by Steven K. Roberts
Palo Alto, California
March 10, 1987
Eyes wide, steadying myself against a massive redwood high in the Santa Cruz mountains, I stare at the distant campfire. Sparks soar into the trees through a column of suffused smoky light; black shadows stab the sphere of fireglow with every human movement. I hang back, watching, my woman silent and alert beside me.
The rhythm is intoxicating: three drums, maybe four: deep bass and articulate congas. The vibrations settle in my chest, touch the forest with a feeling primeval, send technology skittering into its neat burrows. The bass, thundering deep, sets the pace — steady, potent, unstoppable — while through it dances higher percussion, counterpoint, call-and-response… the cycle to cycle variations at once subtle and profound. Flying fingers backlit by fire, faces intent and sweaty, backs bent over taut skins. Somewhere in a second of silence barks a dog, in seeming harmony with the resonance of the land, as eerie as the sound, the sound. The whole mountain, all of it, is alive and pulsing with the beat of this moment, this moment, timeless, endless, relentless.
It doesn’t stop; it evolves — now a new passion… now an old lament. We gaze enchanted through ancient trees, and I finger my flute, fingers itching deeply, lips tightening in unconscious embouchure, the cry straining at my throat. A branch cracks under my step, and yes, yes, I see I’ve begun walking, walking toward the fire, drawn irresistibly into this evocative oasis while probing the rhythm, finding the niches, sensing the power, breathing deep, seeking a point from which to leap…
And in a violent, primitive pas de deux I explode from the undergrowth and flash through the clearing in a blaze of silver. I find the changing interstices of the syncopated heartbeats and dart between them, taking insane chances, flirting with one only to leap aside at the last moment and embrace another. Crazy, crazy, I circle the fire, stopping here and there, my passionate brainsound spiraling skyward amidst the rhythmic pounding, sound and spark, spark and sound, matter into energy into the dazzling radiant magnificence of pure music unleashed…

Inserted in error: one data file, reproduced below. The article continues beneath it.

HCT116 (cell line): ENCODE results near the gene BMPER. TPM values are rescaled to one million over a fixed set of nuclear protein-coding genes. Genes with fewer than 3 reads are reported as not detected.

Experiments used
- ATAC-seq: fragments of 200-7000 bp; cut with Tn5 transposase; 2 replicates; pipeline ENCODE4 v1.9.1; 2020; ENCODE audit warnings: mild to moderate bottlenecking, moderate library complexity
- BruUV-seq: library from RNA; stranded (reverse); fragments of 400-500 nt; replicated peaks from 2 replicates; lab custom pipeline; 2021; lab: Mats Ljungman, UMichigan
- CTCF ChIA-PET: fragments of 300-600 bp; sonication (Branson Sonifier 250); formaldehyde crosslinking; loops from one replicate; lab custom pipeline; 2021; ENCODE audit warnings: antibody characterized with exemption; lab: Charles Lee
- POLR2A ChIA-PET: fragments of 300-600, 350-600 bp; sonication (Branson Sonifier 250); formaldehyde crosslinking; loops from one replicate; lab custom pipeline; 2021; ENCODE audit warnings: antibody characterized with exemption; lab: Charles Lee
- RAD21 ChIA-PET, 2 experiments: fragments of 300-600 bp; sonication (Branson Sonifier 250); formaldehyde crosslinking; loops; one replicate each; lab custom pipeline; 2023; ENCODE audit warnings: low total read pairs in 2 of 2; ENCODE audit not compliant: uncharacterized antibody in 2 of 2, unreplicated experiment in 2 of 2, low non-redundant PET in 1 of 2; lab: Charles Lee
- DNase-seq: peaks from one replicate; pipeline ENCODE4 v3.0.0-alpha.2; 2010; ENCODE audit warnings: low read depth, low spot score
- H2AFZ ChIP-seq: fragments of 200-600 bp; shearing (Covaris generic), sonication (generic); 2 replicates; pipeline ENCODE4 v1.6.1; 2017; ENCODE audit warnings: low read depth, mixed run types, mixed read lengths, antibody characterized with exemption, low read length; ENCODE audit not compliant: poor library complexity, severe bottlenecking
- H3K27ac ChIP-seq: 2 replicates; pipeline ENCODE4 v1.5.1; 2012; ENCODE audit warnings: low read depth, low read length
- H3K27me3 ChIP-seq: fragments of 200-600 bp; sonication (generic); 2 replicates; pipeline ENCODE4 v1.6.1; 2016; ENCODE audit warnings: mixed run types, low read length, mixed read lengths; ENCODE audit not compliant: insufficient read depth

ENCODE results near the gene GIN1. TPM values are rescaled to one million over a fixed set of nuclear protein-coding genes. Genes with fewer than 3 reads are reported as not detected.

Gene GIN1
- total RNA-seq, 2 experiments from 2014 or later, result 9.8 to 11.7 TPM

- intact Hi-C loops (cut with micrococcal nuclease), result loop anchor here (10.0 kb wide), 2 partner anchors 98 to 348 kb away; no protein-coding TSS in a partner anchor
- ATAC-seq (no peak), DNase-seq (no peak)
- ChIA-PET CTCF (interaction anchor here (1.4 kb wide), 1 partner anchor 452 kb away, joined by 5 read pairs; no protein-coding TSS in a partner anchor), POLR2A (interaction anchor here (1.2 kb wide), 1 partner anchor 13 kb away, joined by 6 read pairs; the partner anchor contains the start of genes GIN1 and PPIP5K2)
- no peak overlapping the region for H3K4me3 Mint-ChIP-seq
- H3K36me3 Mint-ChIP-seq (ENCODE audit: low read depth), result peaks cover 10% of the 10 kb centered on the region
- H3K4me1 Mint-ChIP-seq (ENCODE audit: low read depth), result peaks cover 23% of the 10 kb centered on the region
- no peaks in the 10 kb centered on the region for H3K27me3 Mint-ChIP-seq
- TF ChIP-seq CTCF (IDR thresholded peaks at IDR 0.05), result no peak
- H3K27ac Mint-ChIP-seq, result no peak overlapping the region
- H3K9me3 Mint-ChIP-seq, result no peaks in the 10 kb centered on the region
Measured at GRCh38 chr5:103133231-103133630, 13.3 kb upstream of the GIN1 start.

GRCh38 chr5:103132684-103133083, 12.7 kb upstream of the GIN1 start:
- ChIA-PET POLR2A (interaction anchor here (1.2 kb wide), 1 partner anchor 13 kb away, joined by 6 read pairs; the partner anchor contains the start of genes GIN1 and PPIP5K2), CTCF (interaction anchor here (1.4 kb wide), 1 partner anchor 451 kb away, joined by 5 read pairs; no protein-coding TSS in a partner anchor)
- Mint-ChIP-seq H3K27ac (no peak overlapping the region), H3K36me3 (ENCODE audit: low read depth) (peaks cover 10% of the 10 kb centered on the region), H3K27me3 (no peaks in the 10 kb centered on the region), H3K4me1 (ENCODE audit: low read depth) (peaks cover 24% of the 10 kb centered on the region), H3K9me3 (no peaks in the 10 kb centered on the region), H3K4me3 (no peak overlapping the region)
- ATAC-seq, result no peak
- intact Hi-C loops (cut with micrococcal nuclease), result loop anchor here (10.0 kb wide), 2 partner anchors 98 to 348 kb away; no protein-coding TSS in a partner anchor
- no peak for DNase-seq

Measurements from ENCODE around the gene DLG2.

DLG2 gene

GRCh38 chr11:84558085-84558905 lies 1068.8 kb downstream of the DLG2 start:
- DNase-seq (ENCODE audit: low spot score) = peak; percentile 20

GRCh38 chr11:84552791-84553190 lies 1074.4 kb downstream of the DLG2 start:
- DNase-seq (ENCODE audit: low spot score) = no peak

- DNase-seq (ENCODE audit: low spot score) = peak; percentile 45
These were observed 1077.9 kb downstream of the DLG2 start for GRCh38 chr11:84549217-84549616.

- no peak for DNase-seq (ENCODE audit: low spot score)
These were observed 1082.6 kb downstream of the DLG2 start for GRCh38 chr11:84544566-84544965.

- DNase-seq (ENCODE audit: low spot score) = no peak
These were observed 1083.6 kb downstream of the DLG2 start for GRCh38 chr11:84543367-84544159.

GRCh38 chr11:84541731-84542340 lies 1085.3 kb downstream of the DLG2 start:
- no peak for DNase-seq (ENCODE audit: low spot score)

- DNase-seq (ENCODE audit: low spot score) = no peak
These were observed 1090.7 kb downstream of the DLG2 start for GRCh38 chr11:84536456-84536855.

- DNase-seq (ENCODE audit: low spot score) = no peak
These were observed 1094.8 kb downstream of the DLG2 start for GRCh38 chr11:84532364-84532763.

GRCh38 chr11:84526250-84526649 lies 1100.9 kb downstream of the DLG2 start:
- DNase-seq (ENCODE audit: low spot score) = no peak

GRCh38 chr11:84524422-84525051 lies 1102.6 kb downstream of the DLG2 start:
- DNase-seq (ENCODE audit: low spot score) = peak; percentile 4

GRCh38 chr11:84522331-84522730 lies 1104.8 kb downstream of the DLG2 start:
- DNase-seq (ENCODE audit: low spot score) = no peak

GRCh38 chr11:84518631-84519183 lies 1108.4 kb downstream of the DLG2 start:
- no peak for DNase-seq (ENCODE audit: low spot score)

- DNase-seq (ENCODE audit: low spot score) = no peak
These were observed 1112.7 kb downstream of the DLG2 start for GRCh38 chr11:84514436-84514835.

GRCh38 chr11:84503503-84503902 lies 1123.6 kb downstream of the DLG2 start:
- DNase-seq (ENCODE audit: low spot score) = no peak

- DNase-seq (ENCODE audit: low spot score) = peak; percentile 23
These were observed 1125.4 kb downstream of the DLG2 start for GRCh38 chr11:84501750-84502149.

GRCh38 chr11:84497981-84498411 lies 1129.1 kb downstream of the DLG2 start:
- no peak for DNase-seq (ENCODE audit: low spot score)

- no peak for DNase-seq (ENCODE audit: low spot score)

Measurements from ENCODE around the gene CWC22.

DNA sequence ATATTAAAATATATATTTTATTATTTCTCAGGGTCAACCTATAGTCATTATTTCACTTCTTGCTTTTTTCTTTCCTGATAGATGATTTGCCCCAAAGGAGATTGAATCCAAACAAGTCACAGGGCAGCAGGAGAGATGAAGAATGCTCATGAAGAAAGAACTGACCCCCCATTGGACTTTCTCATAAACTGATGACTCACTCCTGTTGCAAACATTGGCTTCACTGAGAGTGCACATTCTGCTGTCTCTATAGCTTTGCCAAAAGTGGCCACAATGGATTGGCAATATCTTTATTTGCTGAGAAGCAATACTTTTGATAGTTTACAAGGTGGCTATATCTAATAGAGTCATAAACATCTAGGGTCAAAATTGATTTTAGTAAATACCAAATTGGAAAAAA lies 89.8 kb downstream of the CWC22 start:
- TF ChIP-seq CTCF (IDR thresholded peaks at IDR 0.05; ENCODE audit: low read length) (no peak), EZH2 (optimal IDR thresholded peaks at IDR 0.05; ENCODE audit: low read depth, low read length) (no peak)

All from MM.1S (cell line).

Thanks. I needed that.
Later, at the bottom of a 10,000-gallon column of air, I stand in semi-dark with Maggie, toying with cistern sounds, probing the acoustical space with broad-spectrum mouth clicks. Then the flute, of course… as well as some playful a capella scatting locked spectrally to the resonant peaks of this giant chamber. Suddenly an unexpected voice fills the night: a deep soulful bass from Maggie. I stand in quiet awe, eyes locked with hers, as “Swing Low, Sweet Chariot” emanates smoothly from this soft creature whose behavioral space I thought I had fully mapped.
Those are nice surprises. Also nice is soaring over a valley on a 78-foot swing, cane-clambering through a redwood forest, becoming a human tether ball on the Columbian columpio de vuelo, and generally taking a day off. I needed it, this retreat to our host’s 8-acre playground in the mountains. I needed it very badly. It’s easy to forget amidst all the deadlines that this is, at its heart, a life of travel and adventure.
There have been other treats as well, for the layover in Silicon Mecca is beginning to yield true enlightenment (except, perhaps, where gravity is concerned: I keep adding new toys to the bike). Freshest in my mind is yesterday’s visit to NASA’s Ames Research Center.
Standing before a Cray-2 is a sort of religious experience. 268.4 megawords of 64-bit-wide, 80 nanosecond main memory. A 4.1 nanosecond clock. 15 miles of wire. 195 kilowatts dissipated by a waist-high, 2-ton cylindrical computation engine 53” across. Towers of circulating fluorocarbon cooling fluid. This Cray (named Navier) doesn’t mess around with terminal I/O — it talks through optical fibers with a roomful of subservient Amdahls and VAX’s (named Amelia, Fred, Orville, Wilbur, Meyer, and Prandtl) which handle the minor chores like communications and file management. It also has wide-bandwidth links directly via satellite (not dial-up nodes) to research computers around the world. This thing is a number cruncher, big time, dedicated to airflow modeling, finite element analysis, computational chemistry, and other things that we personal computer users seldom get to take very seriously.